Organizing a software engineering conference in such a turmoil could easily become a nightmare. Still the organizers of ICSE 97 have decided to "pick up the gauntlet" and play the game. We are organizing the conference having in mind specific solutions for the above problems:

  1. The program and the proceedings will include industrial experiences, longer-term research works, and even opinions and suggestions for new research directions. This wide spectrum of contributions will allow us to collect and compare different results, experiences, and viewpoints. Nonetheless, they will be kept clearly distinct, in order to better appreciate their relevance, exploitability, and maturity. This is instrumental to the evolution and consolidation of the discipline.
  2. We will give a special emphasis to industrial experiences and empirical studies. This is definitely needed to provide a solid background of facts and consolidated results that can guide future research activities, and facilitate the wide dissemination of the state-of-the-art in the field.
  3. We will promote the evaluation and diffusion of new ideas. In particular, we will provide opportunities for young researchers (specifically, Ph.D. students) to present and discuss their research activities.
  4. In the selection of the program committee and in the definition of the programme we are paying much attention to the disciplines which are related to software engineering, such as multimedia, Computer Supported Cooperative Work (CSCW), the Web, and human computer interaction.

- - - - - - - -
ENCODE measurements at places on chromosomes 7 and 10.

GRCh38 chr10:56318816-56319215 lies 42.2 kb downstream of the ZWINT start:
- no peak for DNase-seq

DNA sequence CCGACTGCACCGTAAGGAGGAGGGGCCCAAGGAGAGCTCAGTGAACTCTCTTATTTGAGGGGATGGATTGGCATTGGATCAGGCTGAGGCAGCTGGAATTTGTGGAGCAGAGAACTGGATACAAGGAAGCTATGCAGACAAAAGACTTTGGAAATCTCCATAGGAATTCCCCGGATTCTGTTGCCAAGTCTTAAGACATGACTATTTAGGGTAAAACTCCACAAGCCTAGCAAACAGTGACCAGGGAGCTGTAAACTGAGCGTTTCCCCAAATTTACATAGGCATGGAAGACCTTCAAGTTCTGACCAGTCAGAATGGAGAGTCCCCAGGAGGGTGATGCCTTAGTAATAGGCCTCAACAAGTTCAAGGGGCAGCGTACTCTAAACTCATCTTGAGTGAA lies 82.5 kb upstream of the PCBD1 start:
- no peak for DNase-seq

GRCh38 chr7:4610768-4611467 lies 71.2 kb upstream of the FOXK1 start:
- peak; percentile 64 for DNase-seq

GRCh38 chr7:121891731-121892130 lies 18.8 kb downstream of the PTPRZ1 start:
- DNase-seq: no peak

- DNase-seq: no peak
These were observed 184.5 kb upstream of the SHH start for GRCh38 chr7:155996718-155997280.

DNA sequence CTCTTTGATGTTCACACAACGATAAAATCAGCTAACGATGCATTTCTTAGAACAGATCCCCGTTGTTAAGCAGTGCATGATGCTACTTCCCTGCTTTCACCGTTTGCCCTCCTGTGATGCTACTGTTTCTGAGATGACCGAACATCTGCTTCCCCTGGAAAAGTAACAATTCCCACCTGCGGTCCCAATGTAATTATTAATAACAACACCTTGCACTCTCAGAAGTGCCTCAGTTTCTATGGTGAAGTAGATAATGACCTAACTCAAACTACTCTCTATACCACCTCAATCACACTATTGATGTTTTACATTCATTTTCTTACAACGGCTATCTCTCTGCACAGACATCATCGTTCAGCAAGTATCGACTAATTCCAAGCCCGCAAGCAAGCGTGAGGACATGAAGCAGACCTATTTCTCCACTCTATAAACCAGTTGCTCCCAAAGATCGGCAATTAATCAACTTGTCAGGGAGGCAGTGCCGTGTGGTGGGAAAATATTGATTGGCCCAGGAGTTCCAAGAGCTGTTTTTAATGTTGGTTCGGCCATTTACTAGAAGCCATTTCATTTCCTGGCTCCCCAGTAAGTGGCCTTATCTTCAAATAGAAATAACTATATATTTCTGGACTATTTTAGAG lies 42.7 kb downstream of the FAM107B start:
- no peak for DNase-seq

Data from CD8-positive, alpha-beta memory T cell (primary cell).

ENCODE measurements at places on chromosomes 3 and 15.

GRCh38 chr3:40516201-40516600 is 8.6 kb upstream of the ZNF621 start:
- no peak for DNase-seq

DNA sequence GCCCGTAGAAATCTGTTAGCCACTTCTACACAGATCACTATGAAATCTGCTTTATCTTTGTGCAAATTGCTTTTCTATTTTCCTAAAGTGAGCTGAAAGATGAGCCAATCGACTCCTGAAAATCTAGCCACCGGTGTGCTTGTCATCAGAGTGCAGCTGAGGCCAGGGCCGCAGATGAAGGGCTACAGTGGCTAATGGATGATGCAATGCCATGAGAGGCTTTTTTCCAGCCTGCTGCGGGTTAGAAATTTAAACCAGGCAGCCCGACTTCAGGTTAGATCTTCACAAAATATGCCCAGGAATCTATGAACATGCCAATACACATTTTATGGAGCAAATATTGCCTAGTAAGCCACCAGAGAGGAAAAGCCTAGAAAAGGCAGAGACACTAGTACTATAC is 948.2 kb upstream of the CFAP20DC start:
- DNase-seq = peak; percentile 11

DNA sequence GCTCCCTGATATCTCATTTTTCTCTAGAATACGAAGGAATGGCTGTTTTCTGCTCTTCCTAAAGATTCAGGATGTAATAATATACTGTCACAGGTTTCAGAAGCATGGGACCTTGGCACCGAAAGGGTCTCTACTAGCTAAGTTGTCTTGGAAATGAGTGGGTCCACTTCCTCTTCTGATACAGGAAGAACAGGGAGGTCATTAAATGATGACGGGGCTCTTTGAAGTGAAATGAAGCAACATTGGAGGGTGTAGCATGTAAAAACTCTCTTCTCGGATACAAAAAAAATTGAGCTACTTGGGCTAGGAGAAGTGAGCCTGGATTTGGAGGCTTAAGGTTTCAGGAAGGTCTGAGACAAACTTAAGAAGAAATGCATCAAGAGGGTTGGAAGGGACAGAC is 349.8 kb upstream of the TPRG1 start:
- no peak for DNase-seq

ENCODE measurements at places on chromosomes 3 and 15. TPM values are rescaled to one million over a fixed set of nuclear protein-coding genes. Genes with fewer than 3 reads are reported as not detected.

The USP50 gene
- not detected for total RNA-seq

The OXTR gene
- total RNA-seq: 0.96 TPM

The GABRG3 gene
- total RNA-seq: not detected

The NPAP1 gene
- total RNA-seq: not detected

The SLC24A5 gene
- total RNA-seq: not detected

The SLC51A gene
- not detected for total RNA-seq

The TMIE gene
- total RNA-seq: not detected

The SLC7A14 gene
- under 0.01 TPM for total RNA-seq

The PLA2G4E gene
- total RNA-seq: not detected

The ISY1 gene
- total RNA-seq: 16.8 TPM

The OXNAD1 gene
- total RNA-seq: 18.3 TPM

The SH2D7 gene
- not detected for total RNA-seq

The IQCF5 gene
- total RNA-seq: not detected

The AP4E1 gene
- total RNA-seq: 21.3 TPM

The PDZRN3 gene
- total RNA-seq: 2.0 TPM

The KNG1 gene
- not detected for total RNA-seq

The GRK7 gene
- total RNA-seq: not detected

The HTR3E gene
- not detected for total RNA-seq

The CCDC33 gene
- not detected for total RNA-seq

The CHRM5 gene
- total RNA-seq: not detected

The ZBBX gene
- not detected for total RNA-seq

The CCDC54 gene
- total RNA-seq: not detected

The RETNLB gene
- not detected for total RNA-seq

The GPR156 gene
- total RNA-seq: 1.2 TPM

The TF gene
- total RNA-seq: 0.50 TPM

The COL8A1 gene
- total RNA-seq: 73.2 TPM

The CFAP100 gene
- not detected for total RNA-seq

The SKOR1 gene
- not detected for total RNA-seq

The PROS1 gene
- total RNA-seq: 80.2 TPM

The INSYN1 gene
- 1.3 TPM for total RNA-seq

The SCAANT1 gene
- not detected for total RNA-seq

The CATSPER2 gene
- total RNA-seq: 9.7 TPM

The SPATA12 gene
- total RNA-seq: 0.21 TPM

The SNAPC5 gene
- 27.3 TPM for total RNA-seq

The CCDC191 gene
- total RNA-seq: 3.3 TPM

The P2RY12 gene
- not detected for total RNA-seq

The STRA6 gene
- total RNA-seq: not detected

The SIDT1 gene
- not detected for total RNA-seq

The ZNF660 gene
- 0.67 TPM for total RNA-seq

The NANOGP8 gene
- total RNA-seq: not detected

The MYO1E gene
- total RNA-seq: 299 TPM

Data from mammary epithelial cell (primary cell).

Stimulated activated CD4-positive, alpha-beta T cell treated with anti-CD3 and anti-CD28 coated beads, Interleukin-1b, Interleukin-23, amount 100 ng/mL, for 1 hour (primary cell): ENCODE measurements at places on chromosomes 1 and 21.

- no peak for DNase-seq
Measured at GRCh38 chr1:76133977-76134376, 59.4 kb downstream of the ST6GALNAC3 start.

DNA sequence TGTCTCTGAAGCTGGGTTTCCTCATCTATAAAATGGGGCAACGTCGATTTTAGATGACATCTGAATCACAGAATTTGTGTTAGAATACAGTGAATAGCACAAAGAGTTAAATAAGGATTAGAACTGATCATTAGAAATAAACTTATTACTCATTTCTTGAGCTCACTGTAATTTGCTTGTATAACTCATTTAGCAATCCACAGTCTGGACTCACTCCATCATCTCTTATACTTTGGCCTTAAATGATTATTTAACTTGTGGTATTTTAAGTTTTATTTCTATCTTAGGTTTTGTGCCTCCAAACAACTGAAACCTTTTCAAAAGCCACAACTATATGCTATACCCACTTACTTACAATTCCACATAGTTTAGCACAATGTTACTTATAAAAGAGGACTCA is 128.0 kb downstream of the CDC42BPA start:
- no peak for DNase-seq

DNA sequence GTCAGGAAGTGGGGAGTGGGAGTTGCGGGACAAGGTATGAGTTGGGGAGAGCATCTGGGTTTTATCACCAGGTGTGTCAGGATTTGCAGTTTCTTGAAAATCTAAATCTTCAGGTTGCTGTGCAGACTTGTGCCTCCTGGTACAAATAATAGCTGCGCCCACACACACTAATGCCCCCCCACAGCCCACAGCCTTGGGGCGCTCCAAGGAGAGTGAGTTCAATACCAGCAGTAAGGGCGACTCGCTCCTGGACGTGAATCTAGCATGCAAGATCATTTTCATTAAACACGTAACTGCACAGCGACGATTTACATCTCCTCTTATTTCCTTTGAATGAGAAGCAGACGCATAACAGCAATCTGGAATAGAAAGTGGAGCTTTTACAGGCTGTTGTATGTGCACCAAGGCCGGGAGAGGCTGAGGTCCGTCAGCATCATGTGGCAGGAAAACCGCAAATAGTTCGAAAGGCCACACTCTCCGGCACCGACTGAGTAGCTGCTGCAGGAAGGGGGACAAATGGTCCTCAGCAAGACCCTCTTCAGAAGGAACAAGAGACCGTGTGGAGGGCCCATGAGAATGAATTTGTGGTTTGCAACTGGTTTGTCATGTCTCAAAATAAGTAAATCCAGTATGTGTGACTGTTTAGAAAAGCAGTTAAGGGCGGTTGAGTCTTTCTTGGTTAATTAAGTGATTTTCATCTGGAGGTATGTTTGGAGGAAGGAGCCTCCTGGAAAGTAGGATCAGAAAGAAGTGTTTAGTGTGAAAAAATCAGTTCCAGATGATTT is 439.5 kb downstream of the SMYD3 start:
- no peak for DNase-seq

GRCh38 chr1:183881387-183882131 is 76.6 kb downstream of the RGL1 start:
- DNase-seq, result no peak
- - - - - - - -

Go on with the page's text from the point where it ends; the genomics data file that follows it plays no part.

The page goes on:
As a sneak preview of the conference program, we can announce that Ed Yourdon has accepted to be invited speaker. Also we are aligning an interesting set of workshops and co-located events, that will be held before and after the conference:

  • Symposium on Software Reuse
  • Workshop on Living With Inconsistency
  • Second Cleanroom Workshop
  • Second IFIP International Workshop on Software Engineering for Parallel and Distributed Systems
  • Workshop on Process Modeling and Empirical Studies of Software Evolution
  • 7th International Workshop on Software Configuration Management (SCM7)
  • Workshop on Software Engineering and the World Wide Web

Finally, we have received several interesting proposals for tutorials. These are some of titles that we are considering:

  • A survey of object-oriented analysis and design methods
  • Integration of CORBA and Java
  • Distributed software architecture
  • Methods for broadband and multimedia systems
  • Evaluating software technology
  • Making requirements measurable
  • Framework patterns
  • Workflow Management
  • Software reliability & engineering testing

We are confident that ICSE 97 will be able to address most of the issues that have been discussed above. We hope that you will join us in this adventure and will "pick up the gauntlet", by attending the conference and providing your contribution to the success of ICSE 97.

1997 International Conference on Software Engineering
Last modified: 10 May 1997